Somewhat unceremoniously after dodging downed trees and charging uphill some 60-100 feet at a time we popped out onto a road. It turns out Grand Ditch is more than an irrigation ditch taking water from the high mountains to the Long Draw reservoir. It’s also a closed Forest Service road. At least, I thought it was closed. A white work truck roared by not long after, kicking up some dust as Andrew and I huffed and puffed.
From Grand Ditch it was only another 300 or so feet of elevation gain to our camp site. The front hillside up from Lulu City had taken a toll. It was Andrew’s first time backpack camping, and my first outing of the year. We were both ready to get to camp. Thankfully it was not nearly as steep of a climb.
I didn’t really know what to expect when we rolled into our camp site. Pictures on AllTrails seemed to indicate the pads were tucked into a patch of lodgepole pines. The Wilderness Office warned me of an awful lot of beetle kill in the area from Emerald Ash Borers. I was worried about the safety of being tucked into the trees when half of them might be dead or dying.
We were rewarded after slogging uphill for hours. The head of Skeleton Gulch opened up into several large meadows with the serene Sawmill Creek burbling through. It made clean water access from camp just a short walk away. It also added some ambiance to my inevitable snoring once I hit my sleeping pad.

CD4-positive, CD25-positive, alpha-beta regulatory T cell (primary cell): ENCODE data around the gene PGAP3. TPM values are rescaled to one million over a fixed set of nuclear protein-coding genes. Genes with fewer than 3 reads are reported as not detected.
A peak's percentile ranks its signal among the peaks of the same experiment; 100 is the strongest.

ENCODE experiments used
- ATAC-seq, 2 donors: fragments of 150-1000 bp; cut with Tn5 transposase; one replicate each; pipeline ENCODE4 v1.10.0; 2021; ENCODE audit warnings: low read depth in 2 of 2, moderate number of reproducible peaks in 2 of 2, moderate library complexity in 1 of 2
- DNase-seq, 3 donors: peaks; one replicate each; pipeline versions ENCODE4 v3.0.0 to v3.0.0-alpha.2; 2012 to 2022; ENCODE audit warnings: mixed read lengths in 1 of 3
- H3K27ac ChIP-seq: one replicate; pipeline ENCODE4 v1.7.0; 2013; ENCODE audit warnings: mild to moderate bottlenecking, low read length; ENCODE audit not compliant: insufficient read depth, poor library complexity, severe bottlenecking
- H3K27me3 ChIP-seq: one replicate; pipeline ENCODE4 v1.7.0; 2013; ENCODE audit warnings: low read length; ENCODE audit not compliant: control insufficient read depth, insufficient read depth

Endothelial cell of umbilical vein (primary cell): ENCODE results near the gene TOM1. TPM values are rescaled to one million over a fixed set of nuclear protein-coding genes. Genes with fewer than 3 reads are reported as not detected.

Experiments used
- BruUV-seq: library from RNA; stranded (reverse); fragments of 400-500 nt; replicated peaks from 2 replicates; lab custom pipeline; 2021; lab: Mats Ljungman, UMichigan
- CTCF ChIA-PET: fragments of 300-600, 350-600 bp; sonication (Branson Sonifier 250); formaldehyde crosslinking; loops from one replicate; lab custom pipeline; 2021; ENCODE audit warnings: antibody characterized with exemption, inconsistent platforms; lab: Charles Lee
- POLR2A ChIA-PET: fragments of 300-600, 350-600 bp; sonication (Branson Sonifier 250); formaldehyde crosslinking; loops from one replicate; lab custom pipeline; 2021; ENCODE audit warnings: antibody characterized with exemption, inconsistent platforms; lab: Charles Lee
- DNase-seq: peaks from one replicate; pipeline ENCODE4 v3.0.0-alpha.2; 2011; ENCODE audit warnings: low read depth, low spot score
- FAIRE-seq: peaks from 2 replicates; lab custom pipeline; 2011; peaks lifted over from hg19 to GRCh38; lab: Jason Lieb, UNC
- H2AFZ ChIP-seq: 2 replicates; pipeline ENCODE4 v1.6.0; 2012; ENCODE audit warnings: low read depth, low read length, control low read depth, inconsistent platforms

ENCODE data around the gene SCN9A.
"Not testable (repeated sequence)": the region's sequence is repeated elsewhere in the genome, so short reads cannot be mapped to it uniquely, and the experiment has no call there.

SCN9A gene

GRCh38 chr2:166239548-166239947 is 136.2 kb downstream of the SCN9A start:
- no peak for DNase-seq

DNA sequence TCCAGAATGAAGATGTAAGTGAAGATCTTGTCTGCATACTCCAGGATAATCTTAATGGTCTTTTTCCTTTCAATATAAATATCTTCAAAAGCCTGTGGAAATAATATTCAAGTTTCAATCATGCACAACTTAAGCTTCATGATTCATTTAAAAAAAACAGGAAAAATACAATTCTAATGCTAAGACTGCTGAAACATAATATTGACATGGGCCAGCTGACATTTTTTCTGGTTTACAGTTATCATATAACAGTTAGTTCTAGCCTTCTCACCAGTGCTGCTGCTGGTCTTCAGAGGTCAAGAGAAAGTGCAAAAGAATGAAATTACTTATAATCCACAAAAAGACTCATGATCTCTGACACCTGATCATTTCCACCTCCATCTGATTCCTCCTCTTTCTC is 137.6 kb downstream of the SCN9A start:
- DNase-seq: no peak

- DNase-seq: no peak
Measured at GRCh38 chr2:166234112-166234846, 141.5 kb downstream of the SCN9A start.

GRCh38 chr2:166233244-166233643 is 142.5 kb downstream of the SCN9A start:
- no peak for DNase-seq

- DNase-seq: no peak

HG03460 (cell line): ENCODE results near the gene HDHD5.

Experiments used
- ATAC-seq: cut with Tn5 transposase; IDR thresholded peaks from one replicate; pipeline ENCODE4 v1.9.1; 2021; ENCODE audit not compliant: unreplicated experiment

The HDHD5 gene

Dehydrated meals never taste as good as when you finish a long hike the first day with the heaviest loads you’ll carry the entire trip. This was no exception. We were bushed but it didn’t stop us from snapping a few photos and glassing for critters from the camp site. Evening storms kept things interesting but in the end it was only the mosquitoes that really bothered us. Somewhere my 100% deet hid in my backpack, not wanting to be found.
Hitting the sleeping bag that night was a little rough. I slept in short bursts but overall I rested up and was downright plucky for the adventure the next morning.
When you snag a site in Rocky Mountain National Park you might want to try and get more than a single night. Part of my tactic in getting the site at all was in choosing Monday and Tuesday as my overnights. That all but guaranteed me a spot even in August. So what do you do with a second night? Well a day trip of course!
I’d agonized over bringing my fly rod and ultimately left it in the truck at the trailhead. I was already carrying my binoculars and tripod, and my poor pack felt maxed out with my bear keg. I still wanted to check out Thunder Pass and Michigan and Snow Lakes at the top of the mountain.
Unfortunately in order to do that, we needed to descend Skeleton Gulch, go over Grand Ditch, and then go back up Box Canyon to Thunder Pass. Thankfully Andrew was a good sport with all of this. Funny thing is, on the map the two areas were less than two miles away in a straight line. It’s just a case of “You can’t get there from here” without some serious climbing equipment and lack of fear.